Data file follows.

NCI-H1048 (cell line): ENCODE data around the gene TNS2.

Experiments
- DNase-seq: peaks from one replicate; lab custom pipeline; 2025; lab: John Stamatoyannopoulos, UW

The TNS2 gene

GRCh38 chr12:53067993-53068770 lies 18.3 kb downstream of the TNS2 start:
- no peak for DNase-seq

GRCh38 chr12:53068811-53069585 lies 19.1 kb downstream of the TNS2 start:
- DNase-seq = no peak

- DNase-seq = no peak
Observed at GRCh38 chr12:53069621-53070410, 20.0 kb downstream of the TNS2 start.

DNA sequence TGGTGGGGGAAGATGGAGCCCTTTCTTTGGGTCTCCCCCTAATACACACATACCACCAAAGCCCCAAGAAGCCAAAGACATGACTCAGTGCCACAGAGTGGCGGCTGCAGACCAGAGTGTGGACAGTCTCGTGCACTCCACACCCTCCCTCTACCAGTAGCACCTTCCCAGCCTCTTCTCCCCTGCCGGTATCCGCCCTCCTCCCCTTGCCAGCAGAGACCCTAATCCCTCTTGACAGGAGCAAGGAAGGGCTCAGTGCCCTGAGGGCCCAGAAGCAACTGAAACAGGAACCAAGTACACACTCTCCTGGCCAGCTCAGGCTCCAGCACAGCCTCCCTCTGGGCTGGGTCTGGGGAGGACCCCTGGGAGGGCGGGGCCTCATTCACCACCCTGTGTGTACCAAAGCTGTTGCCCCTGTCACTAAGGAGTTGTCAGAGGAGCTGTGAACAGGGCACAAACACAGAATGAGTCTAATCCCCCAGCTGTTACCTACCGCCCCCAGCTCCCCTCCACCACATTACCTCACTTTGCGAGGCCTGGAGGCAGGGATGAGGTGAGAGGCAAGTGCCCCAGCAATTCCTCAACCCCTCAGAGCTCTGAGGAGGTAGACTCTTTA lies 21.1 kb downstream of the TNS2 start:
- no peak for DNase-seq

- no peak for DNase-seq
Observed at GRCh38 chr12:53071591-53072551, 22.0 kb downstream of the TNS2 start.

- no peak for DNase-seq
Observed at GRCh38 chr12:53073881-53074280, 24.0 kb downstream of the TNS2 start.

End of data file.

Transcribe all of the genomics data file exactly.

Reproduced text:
NCI-H1048 (cell line): ENCODE data around the gene TNS2.

Experiments
- DNase-seq: peaks from one replicate; lab custom pipeline; 2025; lab: John Stamatoyannopoulos, UW

The TNS2 gene

GRCh38 chr12:53067993-53068770 lies 18.3 kb downstream of the TNS2 start:
- no peak for DNase-seq

GRCh38 chr12:53068811-53069585 lies 19.1 kb downstream of the TNS2 start:
- DNase-seq = no peak

- DNase-seq = no peak
Observed at GRCh38 chr12:53069621-53070410, 20.0 kb downstream of the TNS2 start.

DNA sequence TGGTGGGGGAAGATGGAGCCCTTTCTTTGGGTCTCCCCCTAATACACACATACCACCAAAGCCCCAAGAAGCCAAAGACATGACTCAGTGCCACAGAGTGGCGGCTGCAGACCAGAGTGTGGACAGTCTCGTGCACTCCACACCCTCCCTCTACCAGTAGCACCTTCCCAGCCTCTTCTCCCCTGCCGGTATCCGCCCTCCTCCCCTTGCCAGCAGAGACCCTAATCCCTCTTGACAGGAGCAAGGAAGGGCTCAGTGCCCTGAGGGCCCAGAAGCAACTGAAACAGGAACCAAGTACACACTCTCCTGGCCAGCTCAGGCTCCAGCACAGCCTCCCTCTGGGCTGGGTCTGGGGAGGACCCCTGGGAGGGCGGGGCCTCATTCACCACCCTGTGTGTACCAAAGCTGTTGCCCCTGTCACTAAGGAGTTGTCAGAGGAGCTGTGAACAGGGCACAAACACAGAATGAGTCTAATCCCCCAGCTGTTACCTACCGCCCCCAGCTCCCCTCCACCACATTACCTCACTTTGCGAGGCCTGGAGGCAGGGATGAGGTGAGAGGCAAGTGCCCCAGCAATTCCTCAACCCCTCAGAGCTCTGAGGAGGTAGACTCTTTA lies 21.1 kb downstream of the TNS2 start:
- no peak for DNase-seq

- no peak for DNase-seq
Observed at GRCh38 chr12:53071591-53072551, 22.0 kb downstream of the TNS2 start.

- no peak for DNase-seq
Observed at GRCh38 chr12:53073881-53074280, 24.0 kb downstream of the TNS2 start.